It's sick enough that a Colorado woman seems to have posed as a Holocaust survivor. But what's almost as curious is the number of people who lined up behind her unlikely story.

RoseMarie Pence, a one-time Super 8 manager, has lived for at least five years in Longmont. She also goes by "Hannah."

For the record, I've never met the 71-year-old and, despite my attempts, can't find her since former admirers outted her as an apparent fake.

What I do know is that Windsor writer Jean Messinger was so inspired by her life that she took on the project of self-publishing Hannah's biography.

"She didn't come to me. I went to her," she says. "I felt her story had to be told."

The result was 143 pages of supposed nonfiction titled "Hannah: From Dachau to the Olympics and Beyond."

As the story goes, Hannah was 3 when Nazis yanked her from her family of German Jews. She said she endured medical experiments and starvation at Dachau before American forces freed her. Orphaned, she claimed to be the only known survivor of 146 kids rescued from the camp.

Post-war, Hannah said, she went on to live in a convent whose nuns taught her to ski. She claimed to have competed on Germany's 1956 Olympic ski team. Then came a stint on a kibbutz in Israel. And a heroic battle for real estate she said Germany rightly owed her. And a marriage to a U.S. pilot who, she said, later went missing in Vietnam.

Oh, and a scare during the 1972 Olympics, an audience with the pope, an encounter with Ronald Reagan at the Berlin Wall and an airplane hijacking by a Palestinian terrorist.

Hannah is a Forrest Gump type who, we're supposed to believe, stumbled into some of the 20th century's biggest moments. Her biography reads like a hybrid of Anne Frank's diaries, "The English Patient," "Exodus" and "The Sound of Music" — almost believable in chapters, but implausible in its entirety.

Hannah elicited the kindness of Coloradans who housed her, fed her and found inspiration in her story. She agreed to share her sad tale with church groups and history classes. More than once, she didn't show up.

"Knowing Hannah, it isn't surprising that she finds no fraternity in the gloominess of self-inflicted despair. She recognizes it is destructive to be immersed, however justifiably, in self-pity and anger over past injustice," Messinger wrote about the happy Holocaust survivor she contrasted with the "bitter, sad old men" who work as "professional Holocaust spokesmen/ activists."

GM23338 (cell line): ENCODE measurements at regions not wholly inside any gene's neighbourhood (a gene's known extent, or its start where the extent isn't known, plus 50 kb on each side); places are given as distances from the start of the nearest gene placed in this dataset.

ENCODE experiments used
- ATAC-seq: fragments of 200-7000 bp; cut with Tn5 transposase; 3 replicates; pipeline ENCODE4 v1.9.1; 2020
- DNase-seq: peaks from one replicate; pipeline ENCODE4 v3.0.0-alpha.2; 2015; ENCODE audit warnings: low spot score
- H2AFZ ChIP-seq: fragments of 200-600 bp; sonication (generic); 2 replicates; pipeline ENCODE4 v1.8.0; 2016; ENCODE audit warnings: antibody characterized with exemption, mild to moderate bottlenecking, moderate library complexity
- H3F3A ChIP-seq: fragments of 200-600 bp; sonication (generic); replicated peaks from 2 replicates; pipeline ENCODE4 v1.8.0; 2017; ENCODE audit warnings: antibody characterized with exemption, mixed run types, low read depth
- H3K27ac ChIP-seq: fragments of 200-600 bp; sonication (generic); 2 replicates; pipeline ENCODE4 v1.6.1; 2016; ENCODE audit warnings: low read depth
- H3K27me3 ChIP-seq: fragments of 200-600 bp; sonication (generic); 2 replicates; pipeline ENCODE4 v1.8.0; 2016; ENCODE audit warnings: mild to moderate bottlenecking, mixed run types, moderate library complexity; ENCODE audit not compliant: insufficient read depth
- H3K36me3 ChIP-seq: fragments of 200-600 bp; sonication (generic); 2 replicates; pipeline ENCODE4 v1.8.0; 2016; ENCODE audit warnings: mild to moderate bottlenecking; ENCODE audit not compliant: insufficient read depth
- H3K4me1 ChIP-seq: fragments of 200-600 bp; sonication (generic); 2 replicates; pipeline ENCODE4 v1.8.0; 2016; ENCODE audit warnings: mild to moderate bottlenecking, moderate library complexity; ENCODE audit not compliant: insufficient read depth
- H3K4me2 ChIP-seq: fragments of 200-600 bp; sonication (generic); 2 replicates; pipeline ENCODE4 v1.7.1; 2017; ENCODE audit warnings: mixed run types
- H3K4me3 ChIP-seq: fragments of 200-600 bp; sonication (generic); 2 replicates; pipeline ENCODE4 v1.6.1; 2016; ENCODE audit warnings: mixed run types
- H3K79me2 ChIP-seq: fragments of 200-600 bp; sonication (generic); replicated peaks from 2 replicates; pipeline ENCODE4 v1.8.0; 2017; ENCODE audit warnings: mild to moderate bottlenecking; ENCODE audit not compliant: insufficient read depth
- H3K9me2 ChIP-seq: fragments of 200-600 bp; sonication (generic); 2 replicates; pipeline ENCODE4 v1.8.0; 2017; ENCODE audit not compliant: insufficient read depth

Messinger says the story began to unravel this summer when a Texas evangelist baptized Hannah and made her somewhat of a Christian folk hero. The national celebrity poked holes in a biography Living Proof Ministries now disavows as a "stunning fabrication."

Messinger voluntarily came forward about "misrepresentations" in a story she says she had no reason to doubt. She didn't check into Hannah's claims "because, to me, that would have felt sneaky."

University of Northern Colorado historian Barry Rothaus also was snookered. He wrote the following blurb on the book: "Messinger has captured the inner being of Hannah, and without editorializing, reveals the challenges and hardships of Hannah's life. This writing of Hannah's recollections adds to the literature of Holocaust survivors."

Rothaus, chief of UNC's history department, now says the story "didn't really hold together."

"Why did I attach my name to this piece of crap?" he mused. "Well, I made a mistake, and have to live with it."

Susan Greene writes Sundays, Tuesdays and Thursdays. Reach her at 303-954-1989 or greene@denverpost.com.